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  University of Virginia Nutrition Support
E-Journal Club
February-March 2007


Our February traineeship ran into the first week of March, and our trainees hailed from Maryland, Michigan, Kansas and Texas.  We had a great week, no snow, but not quite Spring weather yet.  We also just completed our first "Weekend Warrior" traineeship session.  We had an awesome group of participants, and hosted some fabulous guest speakers.  

February-March Citation: 

Seguy D, Berthon C, Micol J, et al.  Enteral Feeding and Early Outcomes of Patients Undergoing Allogeneic Stem Cell Transplantation Following Myeloablative Conditioning.  Transplantation 2006;82(6):835-9.


This was a prospective cohort study of patients after myeloablative allogeneic stem cell transplantation.  The study compared early post-transplant outcomes of 23 patients that received parenteral nutrition (PN) with 22 patients that received enteral nutrition (EN).  Oral intake was encouraged in all patients as long as they could tolerate.  The EN group received nocturnal NG feedings starting the first week after transplantation.  The goal was to meet 50-70% of estimated needs (30-35 kcal/kg) progressing per individual tolerance over 5 days.  If patients did not tolerate EN, they received supplemental/total PN "as required."  The PN group began PN when oral intake was less then 2/3 of estimated needs.

The primary study outcomes were 100-day overall survival, and early post-transplant complications including oral mucositis, veno-occlusive disease, infections of any kind, duration of anti-infective treatment, ICU transfer, diarrhea, graft-versus-host disease (GVHD), and length of stay.


Inclusion Criteria were:

This study included 45 consecutive patients that received myeloablative conditioning and allogeneic stem-cell transplant.  All patient were offered EN via nasogastric tube (NG), and those that refused NG placement received PN (1 patient remained on oral intake alone).


Major Results reported by authors:

Patients who received EN experienced less acute-grade III/IV graft-versus-host-disease (18%) than those who did not (35%) (p = 0.011). There were no differences between the two groups in the number of infectious episodes, but the EN group had a significantly lower mortality from infection during the first 100 days after transplantation (0 patients EN vs 6 patients PN, p = 0.022).

The authors also reported that in multivariate analyses, only the absence of EN was found to adversely influence 100-day overall survival with a hazard ratio of 8.3.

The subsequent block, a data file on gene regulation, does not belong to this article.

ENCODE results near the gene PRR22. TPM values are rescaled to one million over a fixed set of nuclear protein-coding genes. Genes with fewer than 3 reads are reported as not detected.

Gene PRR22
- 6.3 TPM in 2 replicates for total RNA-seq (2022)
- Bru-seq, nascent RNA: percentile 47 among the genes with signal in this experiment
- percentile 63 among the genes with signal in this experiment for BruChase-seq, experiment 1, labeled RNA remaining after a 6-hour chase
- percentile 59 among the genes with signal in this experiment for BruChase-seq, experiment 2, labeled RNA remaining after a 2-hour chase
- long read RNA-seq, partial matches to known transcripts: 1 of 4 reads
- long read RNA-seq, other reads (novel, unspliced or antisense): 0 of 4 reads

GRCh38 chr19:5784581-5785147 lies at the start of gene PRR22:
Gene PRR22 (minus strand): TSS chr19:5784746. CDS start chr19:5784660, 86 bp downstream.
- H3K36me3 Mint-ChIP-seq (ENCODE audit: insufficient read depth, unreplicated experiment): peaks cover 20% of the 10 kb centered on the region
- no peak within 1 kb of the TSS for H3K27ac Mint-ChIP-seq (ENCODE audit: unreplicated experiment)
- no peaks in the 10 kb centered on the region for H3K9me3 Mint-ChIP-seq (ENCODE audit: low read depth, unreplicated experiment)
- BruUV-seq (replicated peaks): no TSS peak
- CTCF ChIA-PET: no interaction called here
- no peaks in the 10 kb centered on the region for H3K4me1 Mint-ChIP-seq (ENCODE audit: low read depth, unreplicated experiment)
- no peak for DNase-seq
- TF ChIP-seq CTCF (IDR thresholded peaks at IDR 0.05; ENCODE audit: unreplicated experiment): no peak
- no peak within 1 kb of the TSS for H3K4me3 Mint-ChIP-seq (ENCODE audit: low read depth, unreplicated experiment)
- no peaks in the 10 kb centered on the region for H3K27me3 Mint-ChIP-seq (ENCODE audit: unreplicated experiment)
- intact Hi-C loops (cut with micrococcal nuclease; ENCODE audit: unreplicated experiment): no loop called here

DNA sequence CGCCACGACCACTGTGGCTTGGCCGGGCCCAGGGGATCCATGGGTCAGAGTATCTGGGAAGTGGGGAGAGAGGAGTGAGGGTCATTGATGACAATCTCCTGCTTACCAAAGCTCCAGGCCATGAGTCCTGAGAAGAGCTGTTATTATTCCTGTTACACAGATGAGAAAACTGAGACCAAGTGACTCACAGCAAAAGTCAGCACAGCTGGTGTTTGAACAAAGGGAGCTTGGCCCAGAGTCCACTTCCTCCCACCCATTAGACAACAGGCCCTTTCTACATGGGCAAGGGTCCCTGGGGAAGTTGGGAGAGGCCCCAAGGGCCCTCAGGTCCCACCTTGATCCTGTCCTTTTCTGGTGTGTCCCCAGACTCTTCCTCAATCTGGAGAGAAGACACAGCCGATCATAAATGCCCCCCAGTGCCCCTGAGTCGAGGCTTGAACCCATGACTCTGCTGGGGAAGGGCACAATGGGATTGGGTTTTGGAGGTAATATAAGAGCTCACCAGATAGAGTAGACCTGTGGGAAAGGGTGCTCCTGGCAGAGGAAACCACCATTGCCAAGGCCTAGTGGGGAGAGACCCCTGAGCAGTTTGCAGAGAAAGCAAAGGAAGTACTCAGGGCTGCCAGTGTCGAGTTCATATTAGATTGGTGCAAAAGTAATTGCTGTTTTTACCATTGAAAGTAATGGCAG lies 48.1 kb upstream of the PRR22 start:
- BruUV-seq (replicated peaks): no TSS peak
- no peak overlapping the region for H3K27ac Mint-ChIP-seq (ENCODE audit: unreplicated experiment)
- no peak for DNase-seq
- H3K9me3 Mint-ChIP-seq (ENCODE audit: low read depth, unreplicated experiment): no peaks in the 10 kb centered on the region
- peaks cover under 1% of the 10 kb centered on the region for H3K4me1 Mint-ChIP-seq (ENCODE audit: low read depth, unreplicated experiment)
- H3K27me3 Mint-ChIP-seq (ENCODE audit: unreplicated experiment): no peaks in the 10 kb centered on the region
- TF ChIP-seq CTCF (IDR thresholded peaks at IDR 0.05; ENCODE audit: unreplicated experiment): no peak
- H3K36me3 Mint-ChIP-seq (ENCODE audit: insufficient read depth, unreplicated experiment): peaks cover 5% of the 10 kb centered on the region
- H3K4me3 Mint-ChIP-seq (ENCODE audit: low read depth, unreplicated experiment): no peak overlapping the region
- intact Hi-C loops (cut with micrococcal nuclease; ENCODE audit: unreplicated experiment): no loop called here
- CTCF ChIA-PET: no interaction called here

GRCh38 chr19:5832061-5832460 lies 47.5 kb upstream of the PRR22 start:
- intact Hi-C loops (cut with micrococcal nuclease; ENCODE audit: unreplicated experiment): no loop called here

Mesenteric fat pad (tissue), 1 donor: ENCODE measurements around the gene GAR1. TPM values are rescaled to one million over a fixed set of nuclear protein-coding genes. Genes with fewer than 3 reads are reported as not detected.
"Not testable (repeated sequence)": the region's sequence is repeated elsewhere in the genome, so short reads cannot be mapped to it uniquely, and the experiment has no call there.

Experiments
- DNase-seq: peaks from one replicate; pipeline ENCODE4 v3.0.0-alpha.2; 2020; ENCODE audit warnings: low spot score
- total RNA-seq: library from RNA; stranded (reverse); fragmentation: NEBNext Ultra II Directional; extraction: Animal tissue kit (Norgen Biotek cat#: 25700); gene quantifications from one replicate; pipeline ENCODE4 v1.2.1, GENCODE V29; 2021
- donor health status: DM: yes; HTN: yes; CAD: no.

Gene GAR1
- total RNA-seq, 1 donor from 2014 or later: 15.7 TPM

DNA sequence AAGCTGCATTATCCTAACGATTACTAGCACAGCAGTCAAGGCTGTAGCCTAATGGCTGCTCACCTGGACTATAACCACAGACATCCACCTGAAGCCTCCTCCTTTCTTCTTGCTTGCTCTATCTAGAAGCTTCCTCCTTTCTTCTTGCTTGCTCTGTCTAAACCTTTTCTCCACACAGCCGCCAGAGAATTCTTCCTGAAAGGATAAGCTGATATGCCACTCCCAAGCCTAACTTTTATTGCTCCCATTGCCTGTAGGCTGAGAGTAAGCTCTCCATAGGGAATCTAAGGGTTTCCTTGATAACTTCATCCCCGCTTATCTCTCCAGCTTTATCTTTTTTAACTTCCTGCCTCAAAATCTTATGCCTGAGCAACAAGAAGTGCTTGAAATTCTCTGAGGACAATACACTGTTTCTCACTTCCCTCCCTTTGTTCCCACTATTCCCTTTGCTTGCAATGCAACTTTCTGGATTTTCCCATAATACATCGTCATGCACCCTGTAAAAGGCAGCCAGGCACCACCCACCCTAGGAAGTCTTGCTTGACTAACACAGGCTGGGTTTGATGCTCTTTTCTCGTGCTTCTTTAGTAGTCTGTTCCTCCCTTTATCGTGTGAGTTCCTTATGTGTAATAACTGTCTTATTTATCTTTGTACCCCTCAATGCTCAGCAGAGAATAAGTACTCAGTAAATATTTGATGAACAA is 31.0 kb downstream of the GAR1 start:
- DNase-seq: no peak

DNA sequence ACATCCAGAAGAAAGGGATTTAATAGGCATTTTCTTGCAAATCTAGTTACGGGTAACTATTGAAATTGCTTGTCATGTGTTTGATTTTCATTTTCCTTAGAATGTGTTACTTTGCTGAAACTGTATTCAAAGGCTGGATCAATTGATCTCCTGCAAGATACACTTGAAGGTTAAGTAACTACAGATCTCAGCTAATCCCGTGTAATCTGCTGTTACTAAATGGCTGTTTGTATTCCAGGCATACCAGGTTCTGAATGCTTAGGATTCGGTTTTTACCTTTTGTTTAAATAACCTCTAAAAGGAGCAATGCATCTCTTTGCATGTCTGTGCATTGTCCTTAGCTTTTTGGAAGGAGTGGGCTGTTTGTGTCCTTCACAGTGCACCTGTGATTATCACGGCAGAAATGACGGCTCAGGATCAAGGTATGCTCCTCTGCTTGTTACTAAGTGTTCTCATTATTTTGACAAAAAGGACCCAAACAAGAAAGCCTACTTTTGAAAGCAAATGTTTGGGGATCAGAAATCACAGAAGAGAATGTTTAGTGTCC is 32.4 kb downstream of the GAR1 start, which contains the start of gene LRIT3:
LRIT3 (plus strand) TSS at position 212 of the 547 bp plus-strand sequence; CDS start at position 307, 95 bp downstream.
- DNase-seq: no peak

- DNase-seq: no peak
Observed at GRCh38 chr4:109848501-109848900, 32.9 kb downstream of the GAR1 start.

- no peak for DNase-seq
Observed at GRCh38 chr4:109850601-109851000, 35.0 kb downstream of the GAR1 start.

Author's Conclusions:

The authors concluded that EN is a safe and effective method for feeding allogeneic stem-cell transplant patients, and that a randomized trial is warranted to confirm its advantage on early patient outcome.



PN had been a mainstay for providing nutrition support to bone marrow/stem cell transplantation patients due to concerns of intolerance or complications of EN from sinusitis, nausea/vomiting, diarrhea, low platelet counts, among others.  The benefits of routine PN post stem-cell transplant have been increasingly called into question (1) with concerns for increased infectious complications, delayed oral intake, and questionable net benefit. 

This was not a randomized trial, and there is potential for selection bias because the patient's decision to accept or refuse NG placement dictated placement into a study group.  However, this IS a valuable study because there are no large, randomized trials of EN feeding versus PN feeding after stem-cell transplantation.  This study does suggest that EN may be feasible in stem-cell transplant patients, as all but two patients were tolerant of NG feedings.

One factor that limits the impact of this study is that 11 patients in the EN group ultimately received PN, resulting in only 11 patients that did not receive PN in the study.  Another aspect that should be considered when interpreting the results is that the EN group had a significantly larger percentage of patients that received the stem cells from peripheral blood (28% in EN vs 0% in PN, p = 0.009) which is associated with faster hematopoietic recover, reduced transplant-related toxicity, no GVHD, and earlier hospital discharge.


Take home message: 

This is a small, non-randomized pilot study, which limits any conclusions that can be drawn about the outcomes that were reported.  However, the value of this study is that EN would appear to be a viable alternative to PN in those patients that require nutrition support post stem-cell transplant.  We agree with the investigators that their results warrant the start of a larger randomized study.


Other News:

•1)     Our first Weekend Warrior Mini-Nutrition Support Traineeship was a great success! 

Check out our website for dates of the next one:


•2)     Check out the latest Practical Gastroenterology articles/info at:

Scroll down to GI Nutrition on the far left column and click on link
Then scroll down to box with links within the nutrition site
Nutrition Articles in Practical Gastroenterology is in the right column:


February 2007: 

1)      Sharrett MK, Cureton P.  Kids and the Gluten-Free Diet.  Practical Gastroenterology 2007;XXXI(2):49.

2)      Makola D.  Diverticular Disease: Evidence for Dietary Intervention?  Practical Gastroenterology 2007;XXXI(2):38.

3)      Liacouras CA.  Eosinophilic Gastrointestinal Disorders.  Practical Gastroenterology 2007;XXXI(3):53.

4)      Kupper C, Higgins L.  Combining Diabetes and Gluten-Free Dietary Management Guidelines.  Practical Gastroenterology 2007;XXXI(3):68.


Joe Krenitsky MS, RD

Carol Parrish RD, MS


PS - Please feel free to forward this on to friends and colleagues.